Its basic principles of truth, righteousness, holiness, and faith cannot be defended or promoted by worldly means, such as force, war, and the use of violence. Christ’s followers do not fight in carnal warfare.

“Jesus answered, My kingdom is not of this world: if my kingdom were of this world, then would my servants fight, that I should not be delivered to the Jews: but now is my kingdom not from hence” (John 18:36).

“For the weapons of our warfare are not carnal, but mighty through God to the pulling down of strong holds” (2 Corinthians 10:4).

9. God’s people constitute a worldwide fellowship, and all true Christians in all nations are brothers in Christ.

The sentiment of a narrow and selfish nationalism is contrary to God’s law. In international warfare many who profess to be Christians destroy each other and thereby bring reproach upon the name of Christ.

“There is neither Jew nor Greek, there is neither bond nor free, there is neither male nor female: for ye are all one in Christ Jesus” (Galatians 3:28).

10. Absolute obedience to God’s will as revealed in Christ will cost something.

It often leads to suffering. This is to be expected. To follow Jesus Christ requires that one take up the cross of opposition and suffering. To obey Him in regard to war will cost the same price.

“Then said Jesus unto his disciples, If any man will come after me, let him deny himself, and take up his cross, and follow me. For whosoever will save his life shall lose it: and whosoever will lose his life for my sake shall find it” (Matthew 16:24,25).

The Past Record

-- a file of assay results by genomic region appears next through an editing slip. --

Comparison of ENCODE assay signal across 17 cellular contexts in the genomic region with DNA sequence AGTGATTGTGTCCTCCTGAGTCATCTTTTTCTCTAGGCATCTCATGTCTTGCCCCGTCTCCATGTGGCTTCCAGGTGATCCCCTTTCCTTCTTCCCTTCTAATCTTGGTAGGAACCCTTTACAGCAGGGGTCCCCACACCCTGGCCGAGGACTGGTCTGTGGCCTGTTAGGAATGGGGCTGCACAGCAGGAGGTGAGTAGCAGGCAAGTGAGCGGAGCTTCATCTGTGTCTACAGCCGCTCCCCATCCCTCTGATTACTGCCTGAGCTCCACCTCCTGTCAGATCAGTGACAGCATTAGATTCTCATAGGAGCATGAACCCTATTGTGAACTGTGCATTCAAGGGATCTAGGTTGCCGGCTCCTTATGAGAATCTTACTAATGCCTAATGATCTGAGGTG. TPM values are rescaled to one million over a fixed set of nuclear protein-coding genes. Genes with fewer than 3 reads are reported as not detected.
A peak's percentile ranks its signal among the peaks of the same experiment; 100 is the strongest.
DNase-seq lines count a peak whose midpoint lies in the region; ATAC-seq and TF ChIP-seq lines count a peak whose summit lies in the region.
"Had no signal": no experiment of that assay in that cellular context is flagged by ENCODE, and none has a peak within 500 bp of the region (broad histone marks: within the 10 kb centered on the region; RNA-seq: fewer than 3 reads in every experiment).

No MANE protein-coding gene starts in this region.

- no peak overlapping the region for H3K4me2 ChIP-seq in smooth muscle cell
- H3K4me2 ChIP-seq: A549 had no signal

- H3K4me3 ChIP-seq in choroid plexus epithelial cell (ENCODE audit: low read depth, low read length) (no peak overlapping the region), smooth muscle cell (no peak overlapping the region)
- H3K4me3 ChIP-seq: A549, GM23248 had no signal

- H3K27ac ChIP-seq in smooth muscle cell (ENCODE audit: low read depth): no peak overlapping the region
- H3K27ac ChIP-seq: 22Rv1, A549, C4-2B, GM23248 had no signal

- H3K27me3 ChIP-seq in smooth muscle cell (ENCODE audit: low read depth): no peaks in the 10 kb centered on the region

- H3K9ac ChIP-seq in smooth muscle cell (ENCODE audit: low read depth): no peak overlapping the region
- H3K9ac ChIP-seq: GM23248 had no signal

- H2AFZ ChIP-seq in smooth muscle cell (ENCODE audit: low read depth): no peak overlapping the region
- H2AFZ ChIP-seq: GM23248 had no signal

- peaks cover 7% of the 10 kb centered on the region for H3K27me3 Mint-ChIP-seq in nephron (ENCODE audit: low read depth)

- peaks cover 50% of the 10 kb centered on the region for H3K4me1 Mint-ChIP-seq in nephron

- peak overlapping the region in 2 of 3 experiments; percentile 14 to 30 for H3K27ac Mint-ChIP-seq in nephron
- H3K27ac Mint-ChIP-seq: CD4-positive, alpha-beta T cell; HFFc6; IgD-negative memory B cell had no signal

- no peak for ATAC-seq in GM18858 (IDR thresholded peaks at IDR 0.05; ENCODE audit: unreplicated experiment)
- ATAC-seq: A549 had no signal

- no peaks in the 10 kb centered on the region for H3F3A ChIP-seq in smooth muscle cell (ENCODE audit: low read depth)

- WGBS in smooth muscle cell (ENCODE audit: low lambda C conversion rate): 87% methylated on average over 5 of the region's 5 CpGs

The teachings of Christ are not impossible. In the earliest centuries after Christ the believers lived by these teachings. For over four centuries Mennonites have practiced love and nonresistance, not always perfectly, but always with a sincere desire to obey Christ and follow Him. Refusing to fight in the wars of the nations has cost them opposition and oppression. Many of their migrations from country to country have been to escape war and military service.

Even in the United States with its constitutional provisions for religious liberty, Mennonites have not escaped hardship because of their objection to war. During the War for Independence numbers of nonresistant Christians were imprisoned and fined for refusing to serve in the militia. During World War I hundreds of conscientious objectors in the military camps experienced life in the guardhouse, and were in some cases court-martialed. A few served sentences in federal prison for their conviction that they must be loyal to the Spirit and teaching of Christ.

The Present Challenge

As the spirit of ill will, hatred, and war intensifies all about us, Christians need a renewed loyalty to Christ, to express his love and goodwill. They need to own Him as their Lord and only Saviour. They must keep their thoughts and emotions free from disrespect and hatred for all humans everywhere.

Jesus and His followers in the past were willing to suffer and die rather than retaliate. Should not their faithful example challenge us today to refuse all military training and service, combatant or noncombatant? (While the New Testament forbids voluntary support of all military efforts, it does require us to pay our taxes.) Faithful Mennonites have historically practiced nonresistance to evil. Nonresistance is not for Mennonites only, however. Everyone who submits to Christ as Lord will be an ambassador of His love, His forgiveness, and His peace to all men. May Christians everywhere accept the challenge of faithfully representing Jesus Christ, the Prince of Peace.

— Edward Yoder, adapted


A tract published by Christian Light Publications.